From the creeping paranoia of Rosemary’s Baby to the gory births of the Alien franchise, imagery of pregnancy and birth has proved a fertile ground for horror directors to explore and exploit. Midsommar, Ari Aster’s 2019 folk horror outing, is preoccupied with themes of seasonality and rebirth, so it’s no surprise that the film is saturated with imagery that evokes the reproductive cycle. Protagonist Dani’s journey from traumatised onlooker to embittered cultist is coded as a journey from conception to birth, and from infantilism to hard won maturity. In the process, Midsommar reveals a deep ambivalence, both towards the physical act of childbirth and the emotional reawakening Dani experiences.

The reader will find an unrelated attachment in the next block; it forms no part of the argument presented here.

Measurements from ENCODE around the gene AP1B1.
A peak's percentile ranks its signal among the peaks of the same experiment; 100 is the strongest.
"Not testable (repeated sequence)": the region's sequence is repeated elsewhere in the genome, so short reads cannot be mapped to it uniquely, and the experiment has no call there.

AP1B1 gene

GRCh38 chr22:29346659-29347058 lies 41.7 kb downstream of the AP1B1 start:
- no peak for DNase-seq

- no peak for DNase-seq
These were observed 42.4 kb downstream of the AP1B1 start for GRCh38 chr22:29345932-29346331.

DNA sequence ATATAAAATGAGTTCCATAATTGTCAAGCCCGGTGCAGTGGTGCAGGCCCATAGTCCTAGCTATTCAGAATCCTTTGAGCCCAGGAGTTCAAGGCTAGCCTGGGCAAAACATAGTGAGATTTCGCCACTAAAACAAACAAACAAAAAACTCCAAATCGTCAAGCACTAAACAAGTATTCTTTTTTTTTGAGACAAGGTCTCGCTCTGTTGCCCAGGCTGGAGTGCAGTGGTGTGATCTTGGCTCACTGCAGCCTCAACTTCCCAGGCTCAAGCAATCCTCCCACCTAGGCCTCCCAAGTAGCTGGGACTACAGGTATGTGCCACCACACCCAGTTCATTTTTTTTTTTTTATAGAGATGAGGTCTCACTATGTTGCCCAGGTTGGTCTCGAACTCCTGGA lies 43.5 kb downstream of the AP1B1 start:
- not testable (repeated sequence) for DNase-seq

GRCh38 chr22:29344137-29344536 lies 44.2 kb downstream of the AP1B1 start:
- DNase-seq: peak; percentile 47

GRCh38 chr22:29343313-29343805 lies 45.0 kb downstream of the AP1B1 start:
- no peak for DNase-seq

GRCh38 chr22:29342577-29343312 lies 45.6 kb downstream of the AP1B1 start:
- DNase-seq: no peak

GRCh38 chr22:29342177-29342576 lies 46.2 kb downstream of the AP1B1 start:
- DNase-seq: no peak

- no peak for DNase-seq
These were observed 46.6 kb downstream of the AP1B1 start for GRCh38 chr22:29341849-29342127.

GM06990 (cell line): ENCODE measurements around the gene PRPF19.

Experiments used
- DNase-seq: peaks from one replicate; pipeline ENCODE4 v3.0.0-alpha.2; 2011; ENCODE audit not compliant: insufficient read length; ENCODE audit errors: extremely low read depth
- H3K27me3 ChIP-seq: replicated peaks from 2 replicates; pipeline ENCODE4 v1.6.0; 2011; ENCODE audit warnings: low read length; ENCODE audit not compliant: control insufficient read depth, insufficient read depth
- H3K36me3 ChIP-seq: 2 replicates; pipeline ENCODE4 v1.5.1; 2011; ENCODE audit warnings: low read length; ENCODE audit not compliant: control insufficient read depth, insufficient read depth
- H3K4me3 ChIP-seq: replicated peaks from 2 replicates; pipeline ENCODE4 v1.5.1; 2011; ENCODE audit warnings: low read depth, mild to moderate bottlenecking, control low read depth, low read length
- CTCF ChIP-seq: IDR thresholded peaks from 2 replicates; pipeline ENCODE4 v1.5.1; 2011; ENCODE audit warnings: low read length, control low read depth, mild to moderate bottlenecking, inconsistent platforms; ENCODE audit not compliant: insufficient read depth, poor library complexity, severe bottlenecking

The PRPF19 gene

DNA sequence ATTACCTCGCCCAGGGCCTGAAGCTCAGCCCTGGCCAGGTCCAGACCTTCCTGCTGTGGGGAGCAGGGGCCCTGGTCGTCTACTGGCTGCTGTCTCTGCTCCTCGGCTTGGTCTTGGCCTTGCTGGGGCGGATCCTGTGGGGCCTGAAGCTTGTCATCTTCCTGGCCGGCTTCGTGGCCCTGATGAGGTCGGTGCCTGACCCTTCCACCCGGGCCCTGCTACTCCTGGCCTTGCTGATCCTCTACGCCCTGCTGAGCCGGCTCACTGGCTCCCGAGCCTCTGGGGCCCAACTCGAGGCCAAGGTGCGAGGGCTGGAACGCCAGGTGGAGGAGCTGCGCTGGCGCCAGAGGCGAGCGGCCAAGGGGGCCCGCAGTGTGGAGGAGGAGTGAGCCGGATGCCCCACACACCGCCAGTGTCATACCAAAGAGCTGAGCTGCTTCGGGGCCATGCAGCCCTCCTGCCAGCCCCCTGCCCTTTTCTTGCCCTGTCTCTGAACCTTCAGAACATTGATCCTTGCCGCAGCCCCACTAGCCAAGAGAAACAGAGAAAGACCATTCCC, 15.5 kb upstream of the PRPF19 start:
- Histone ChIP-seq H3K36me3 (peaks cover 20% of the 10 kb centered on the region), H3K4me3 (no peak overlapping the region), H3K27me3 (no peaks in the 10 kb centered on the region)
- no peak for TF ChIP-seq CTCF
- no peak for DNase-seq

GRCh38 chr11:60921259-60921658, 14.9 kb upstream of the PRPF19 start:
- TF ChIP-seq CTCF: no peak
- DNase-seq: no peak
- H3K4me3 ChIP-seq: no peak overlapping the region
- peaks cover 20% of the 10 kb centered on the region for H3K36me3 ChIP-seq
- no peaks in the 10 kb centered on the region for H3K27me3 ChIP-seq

Editor’s note: as this is an analysis of the film Midsommar, there be spoilers ahead.
Midsommar is Ari Aster’s latest horror offering following 2018’s Hereditary, and sees a group of friends who travel to Sweden for a festival that only occurs every 90 years, only to find themselves amongst a pagan cult.